I have the published points for the course I want, but have not received an offer, because of random selection. What can I do now?
You may choose to accept the course you have been offered and hope the college will attempt in round-two offers to clear all those on random selection. There is no way of knowing how many candidates with the same points as you are waiting to see if any places become available. Random selection is outlined in the CAO handbook, at cao.ie.
I got more points than I needed for my first-preference course, but I didn’t get an offer today.
Every course has minimum entry requirements, known as matriculation, which are available at qualifax.ie. If you have the minimum points published in today’s Irish Times but did not get an offer from the CAO, you are probably lacking one of the basic entry requirements for that course.
You may have a H6 in a particular subject, where the course requires a H5. You could get a place on this course by repeating the subject in the 2019 Leaving Cert and hopefully meeting the minimum requirement you lack. You may carry this year’s points forward and reapply for the course in 2019. Remember, your result in next year’s Leaving Cert in the subject you repeat cannot be added to increase your points score, as you can only present the points from one sitting of the Leaving.
If you failed a higher-level subject this year or in a previous year for which a basic pass was an entry requirement, you may not need to repeat that subject in 2019. Students of higher-level papers who secured 30-40 per cent up to and including 2017, and thus failed the subject and secured no CAO points, had that result reclassified as a H7 in 2018. They will therefore be deemed to have passed the subject for third-level entry requirement purposes and will be awarded 37 CAO points under the new points structure introduced for 2017 entrants and for all subsequent years. This reclassification of previous years’ Leaving Cert results will apply to all previous students of the Leaving Cert examinations.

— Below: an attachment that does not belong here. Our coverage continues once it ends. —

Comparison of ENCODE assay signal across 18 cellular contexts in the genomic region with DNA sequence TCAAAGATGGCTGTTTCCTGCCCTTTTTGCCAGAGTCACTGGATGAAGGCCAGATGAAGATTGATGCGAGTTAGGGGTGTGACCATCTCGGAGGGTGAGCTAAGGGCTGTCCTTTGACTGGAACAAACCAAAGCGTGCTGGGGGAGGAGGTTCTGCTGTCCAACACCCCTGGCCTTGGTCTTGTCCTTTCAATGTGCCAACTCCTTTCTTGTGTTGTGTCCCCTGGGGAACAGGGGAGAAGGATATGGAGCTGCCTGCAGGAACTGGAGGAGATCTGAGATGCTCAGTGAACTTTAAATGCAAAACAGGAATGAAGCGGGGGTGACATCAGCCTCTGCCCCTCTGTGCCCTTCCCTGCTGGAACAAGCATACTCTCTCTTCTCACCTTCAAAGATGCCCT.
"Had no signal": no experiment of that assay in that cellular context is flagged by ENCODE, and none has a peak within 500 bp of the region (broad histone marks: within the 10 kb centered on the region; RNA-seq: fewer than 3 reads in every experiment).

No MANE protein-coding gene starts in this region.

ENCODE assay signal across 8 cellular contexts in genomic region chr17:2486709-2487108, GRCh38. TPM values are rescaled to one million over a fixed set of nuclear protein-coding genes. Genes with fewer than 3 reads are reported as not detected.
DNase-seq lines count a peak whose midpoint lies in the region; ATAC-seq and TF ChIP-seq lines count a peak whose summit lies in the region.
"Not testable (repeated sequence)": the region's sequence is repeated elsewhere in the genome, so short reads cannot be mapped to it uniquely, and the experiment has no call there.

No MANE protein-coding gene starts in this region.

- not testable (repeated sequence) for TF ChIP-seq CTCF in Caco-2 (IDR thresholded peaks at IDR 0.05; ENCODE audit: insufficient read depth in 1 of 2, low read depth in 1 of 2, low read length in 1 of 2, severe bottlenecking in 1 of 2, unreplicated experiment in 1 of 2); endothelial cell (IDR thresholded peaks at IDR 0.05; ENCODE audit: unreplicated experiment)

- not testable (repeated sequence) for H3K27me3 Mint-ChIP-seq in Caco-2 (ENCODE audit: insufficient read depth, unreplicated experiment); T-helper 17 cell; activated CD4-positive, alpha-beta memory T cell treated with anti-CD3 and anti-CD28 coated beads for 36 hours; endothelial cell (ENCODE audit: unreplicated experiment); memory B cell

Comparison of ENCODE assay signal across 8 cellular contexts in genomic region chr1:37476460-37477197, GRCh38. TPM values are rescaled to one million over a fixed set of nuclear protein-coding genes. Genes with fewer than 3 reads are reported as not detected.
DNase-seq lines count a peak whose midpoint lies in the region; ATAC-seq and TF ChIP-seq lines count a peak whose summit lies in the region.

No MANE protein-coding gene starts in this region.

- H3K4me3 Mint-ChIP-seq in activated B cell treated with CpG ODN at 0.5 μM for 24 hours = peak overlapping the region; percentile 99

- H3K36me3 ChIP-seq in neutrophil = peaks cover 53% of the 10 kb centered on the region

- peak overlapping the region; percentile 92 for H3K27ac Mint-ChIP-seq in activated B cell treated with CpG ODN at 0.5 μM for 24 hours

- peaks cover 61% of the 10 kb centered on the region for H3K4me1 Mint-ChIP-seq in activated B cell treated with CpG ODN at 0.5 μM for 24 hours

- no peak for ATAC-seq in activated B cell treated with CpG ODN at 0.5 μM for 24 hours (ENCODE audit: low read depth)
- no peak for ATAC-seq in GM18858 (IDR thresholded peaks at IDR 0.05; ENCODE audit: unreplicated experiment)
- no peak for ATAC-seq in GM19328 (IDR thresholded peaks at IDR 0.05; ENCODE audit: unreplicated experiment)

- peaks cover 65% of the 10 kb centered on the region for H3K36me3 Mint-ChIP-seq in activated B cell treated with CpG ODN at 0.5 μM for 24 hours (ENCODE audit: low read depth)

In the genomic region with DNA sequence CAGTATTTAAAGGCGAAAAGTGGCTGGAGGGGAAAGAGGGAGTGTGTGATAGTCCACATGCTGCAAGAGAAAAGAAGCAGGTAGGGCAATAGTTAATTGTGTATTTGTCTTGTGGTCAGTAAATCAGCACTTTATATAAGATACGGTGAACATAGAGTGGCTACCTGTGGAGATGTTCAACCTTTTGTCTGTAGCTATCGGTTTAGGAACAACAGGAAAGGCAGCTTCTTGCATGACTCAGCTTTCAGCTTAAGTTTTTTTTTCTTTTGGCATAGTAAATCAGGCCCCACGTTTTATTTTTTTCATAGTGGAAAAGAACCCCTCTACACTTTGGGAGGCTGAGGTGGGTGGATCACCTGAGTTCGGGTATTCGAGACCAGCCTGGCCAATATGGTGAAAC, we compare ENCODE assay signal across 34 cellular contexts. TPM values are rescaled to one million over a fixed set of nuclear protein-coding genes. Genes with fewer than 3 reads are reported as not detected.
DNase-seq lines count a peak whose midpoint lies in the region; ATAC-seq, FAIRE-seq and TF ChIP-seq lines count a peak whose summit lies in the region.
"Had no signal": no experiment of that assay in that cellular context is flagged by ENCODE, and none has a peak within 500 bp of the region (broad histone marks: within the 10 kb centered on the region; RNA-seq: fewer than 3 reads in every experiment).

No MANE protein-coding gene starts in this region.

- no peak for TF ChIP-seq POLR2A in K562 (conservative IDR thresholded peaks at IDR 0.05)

The implementation of the revised Leaving Cert grading and CAO points structure in 2017 led to a change in the points totals required for every course on offer. Today’s CAO points requirements for each course can therefore be compared to the 2017 numbers to ascertain where movement in entry requirements have taken place.
I do not wish to accept the CAO offer I have just received.
You need take no further action. Your name will remain on the waiting list for any course(s) higher up your order of preference than your current offer. But be aware there is no certainty you will receive a further offer.
Where can I get information on accommodation at or near the course I have been offered today?
Colleges have student accommodation services operated either by the college authorities or the students’ union, or by both in the case of large colleges. Many students who got an offer this morning are already on the way to the college to look for some place to live for the year, as quality accommodation is snapped up very quickly.
Do I have to pay a fee when returning my CAO acceptance?
No payment is required when accepting a CAO offer. The college sends out bills for registration, and so on, separately. Fee inquiries should go to the fees office of the relevant college, not the CAO. Students have to pay these charges when registering, unless they are eligible for a grant, in which case the Higher Education Authority pays them to the college on your behalf.
I have been offered a place on a course but can’t afford to accept it unless I qualify for a grant. When can I find out if I qualify?
The maintenance grant is the main source of financial help for students in full-time post-Leaving Cert courses (PLCs) and full-time higher-education undergraduate courses offered through the CAO. Eligible students in most colleges in Ireland, as well as eligible Irish students in many colleges in Northern Ireland, the UK and other EU states, can be supported.
Student Universal Support Ireland (Susi) now processes all applications on behalf of the Department of Education, and has been accepting applications from prospective students since April. If you have not yet applied for a grant, you can do so immediately on susi.ie, but your application will be dealt with after those who applied earlier.
Some 115,000 grant applications are expected this year from eligible prospective students. For an online application, you’ll need your CAO number, PPS numbers for you, your parent(s) or legal guardian(s), and gross income details for 2017 for yourself and for your household’s relevant members. Determine if you are a student dependent (under 23), a mature student dependent (over 23 but living with parents on January 1st, 2018), or an independent mature student (over 23) who can prove independent living prior to October 1st, 2017.
Susi’s online tracker system enables students to check their application’s progress. The early application date, the release of data by the CAO directly to Susi, and communication between Susi and the Department of Social Protection, is aimed to ensure students receive grant payments from September 2018.